Getulio Alviani (born in Udine in 1939) has been a leading exponent of kinetic art or “programmed art” since the 1960s. The elemental concepts of light and energy lie at the foundation of a conceptual approach that expresses itself in a programmatic reorganization of reality, in turn generating visual structures based on elementary geometrical relationships, and this is the basis of optical/kinetic art. Figurative artists were already experimenting with the possibilities and means of reproducing movement through optical/pictorial or technical/mechanical effects as early as the mid 1800s, but from the late 1950s onwards this line of research finally began to place the viewer centre-stage, offering us the possibility to modify works of art via our own physical presence. The relationship between artwork and viewer becomes interactive, thanks to the fact that the image mutates or shifts in the spatial context experienced by the viewer. Alongside Alviani, the other major Italian exponents of kinetic art were Bruno Munari, Alberto Biasi and Gianni Colombo.
Promoting and putting into practice the idea of a connection between art, architecture, design and engineering, and further developing the rigorously analytical form of experimentation already begun by Max Bill, right from the start Alviani’s work combined art and technology. His very earliest work included drawings of overhead electric wires; he then went on to discover the materials that have come to characterize his entire oeuvre – above all steel and aluminium. Alongside his work with sheet metal he began to play with the possibilities offered by the contrast of black and white, and then in the 1970s he also began to use colour, this too connected with a Utopian idea of geometrical progression and the notion of energy.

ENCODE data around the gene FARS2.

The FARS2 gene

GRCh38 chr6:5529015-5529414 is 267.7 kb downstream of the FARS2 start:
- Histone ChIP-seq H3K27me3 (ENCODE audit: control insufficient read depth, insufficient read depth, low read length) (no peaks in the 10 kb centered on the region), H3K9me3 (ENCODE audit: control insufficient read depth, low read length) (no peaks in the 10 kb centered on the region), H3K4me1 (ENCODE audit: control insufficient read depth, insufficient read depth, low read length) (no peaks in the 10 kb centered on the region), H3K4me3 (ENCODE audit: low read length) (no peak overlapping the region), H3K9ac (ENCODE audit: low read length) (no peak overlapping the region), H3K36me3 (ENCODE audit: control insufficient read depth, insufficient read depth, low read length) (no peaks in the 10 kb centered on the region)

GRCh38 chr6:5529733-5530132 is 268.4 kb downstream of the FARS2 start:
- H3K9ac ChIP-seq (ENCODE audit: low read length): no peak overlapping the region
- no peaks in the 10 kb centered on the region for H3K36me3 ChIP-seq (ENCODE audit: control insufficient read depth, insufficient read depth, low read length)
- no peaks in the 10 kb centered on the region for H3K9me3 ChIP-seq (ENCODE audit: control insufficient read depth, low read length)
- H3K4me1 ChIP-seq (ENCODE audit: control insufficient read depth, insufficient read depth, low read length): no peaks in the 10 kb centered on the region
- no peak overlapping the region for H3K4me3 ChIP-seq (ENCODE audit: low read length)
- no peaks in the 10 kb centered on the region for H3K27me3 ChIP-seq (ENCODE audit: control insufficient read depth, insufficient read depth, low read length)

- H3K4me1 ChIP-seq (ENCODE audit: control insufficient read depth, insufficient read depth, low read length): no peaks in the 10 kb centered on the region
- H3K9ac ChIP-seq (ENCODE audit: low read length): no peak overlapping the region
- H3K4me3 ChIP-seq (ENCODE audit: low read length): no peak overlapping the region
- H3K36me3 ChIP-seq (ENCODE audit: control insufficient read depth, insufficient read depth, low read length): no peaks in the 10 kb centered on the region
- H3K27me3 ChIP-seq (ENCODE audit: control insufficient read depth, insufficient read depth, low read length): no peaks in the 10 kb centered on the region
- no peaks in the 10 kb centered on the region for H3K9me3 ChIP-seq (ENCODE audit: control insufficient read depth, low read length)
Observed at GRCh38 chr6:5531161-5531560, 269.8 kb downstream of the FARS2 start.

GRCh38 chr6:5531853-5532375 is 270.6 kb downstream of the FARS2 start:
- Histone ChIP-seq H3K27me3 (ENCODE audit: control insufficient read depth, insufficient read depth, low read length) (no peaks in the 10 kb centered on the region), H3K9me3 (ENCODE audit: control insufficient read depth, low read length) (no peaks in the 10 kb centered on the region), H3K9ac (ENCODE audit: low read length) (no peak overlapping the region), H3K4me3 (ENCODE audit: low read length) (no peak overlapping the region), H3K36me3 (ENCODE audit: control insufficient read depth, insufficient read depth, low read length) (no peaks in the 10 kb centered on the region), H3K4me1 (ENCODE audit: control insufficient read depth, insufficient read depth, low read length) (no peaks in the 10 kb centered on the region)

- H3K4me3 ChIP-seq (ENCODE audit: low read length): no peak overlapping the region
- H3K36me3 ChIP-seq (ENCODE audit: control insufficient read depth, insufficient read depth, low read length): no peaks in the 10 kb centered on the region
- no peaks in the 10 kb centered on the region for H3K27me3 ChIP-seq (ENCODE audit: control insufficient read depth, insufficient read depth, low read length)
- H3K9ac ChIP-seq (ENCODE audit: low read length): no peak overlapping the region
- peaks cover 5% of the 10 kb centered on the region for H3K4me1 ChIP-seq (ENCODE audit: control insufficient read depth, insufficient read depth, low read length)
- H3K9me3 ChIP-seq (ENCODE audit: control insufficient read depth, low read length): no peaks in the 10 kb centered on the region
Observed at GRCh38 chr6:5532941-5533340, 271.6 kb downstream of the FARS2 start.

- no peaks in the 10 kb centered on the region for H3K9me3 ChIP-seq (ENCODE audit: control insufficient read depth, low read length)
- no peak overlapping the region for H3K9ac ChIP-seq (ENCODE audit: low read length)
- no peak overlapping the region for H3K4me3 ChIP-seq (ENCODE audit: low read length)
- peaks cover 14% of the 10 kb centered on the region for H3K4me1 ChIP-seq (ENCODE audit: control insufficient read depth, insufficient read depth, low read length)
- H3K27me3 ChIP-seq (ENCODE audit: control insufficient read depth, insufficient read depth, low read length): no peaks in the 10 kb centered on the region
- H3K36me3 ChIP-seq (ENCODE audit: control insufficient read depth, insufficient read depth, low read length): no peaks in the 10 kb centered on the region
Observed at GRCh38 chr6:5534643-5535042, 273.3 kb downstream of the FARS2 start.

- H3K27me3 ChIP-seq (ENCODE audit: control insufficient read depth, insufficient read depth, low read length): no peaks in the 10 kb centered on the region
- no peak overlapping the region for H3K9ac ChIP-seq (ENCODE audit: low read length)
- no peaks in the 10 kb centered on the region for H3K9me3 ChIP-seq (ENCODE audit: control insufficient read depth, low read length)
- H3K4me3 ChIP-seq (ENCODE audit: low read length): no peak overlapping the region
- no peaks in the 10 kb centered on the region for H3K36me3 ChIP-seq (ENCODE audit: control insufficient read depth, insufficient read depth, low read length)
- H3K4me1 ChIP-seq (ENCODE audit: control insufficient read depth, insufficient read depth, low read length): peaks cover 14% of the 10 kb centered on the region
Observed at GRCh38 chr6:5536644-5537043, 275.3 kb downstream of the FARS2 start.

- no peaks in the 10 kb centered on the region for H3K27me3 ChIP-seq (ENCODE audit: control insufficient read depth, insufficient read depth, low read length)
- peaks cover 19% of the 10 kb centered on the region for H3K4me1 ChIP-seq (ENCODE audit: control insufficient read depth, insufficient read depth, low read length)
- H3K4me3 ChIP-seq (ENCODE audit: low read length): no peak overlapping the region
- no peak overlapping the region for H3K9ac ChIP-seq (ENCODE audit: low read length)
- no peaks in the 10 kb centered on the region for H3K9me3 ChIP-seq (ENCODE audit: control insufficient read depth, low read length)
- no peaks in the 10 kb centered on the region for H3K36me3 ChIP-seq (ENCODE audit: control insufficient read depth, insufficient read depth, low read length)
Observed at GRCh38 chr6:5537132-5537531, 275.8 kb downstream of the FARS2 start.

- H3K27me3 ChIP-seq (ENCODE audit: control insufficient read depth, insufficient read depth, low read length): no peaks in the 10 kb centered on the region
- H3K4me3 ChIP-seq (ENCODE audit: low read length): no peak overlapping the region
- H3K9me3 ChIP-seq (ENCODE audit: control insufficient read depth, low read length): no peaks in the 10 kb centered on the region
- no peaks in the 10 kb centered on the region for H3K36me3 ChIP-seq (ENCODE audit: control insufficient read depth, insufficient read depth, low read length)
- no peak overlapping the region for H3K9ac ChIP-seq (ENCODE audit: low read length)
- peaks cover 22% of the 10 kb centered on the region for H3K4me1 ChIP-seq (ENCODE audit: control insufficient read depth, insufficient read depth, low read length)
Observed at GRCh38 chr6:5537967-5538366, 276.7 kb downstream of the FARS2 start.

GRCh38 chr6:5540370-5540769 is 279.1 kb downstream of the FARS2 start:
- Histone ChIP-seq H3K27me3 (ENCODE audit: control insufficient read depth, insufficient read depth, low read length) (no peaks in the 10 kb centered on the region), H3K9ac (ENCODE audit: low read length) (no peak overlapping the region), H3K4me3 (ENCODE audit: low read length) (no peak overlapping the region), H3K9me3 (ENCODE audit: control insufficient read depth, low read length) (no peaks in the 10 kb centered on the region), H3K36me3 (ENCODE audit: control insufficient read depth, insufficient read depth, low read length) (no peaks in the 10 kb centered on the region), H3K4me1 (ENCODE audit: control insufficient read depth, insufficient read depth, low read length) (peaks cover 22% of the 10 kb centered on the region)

Alviani’s creativity has never been confined to the art world, but has also found room for expression in fields as diverse as fashion (for example, his textile designs, produced for a felicitous collaboration with the Milanese designer – and Paolo Scheggi’s aunt – Germana Marucelli), boat design, engineering projects, industrial design and advertising. All approached with an innovative spirit applied to an apparently limitless range of experiments that have resulted in unconventional and unexpected forms of creative expression.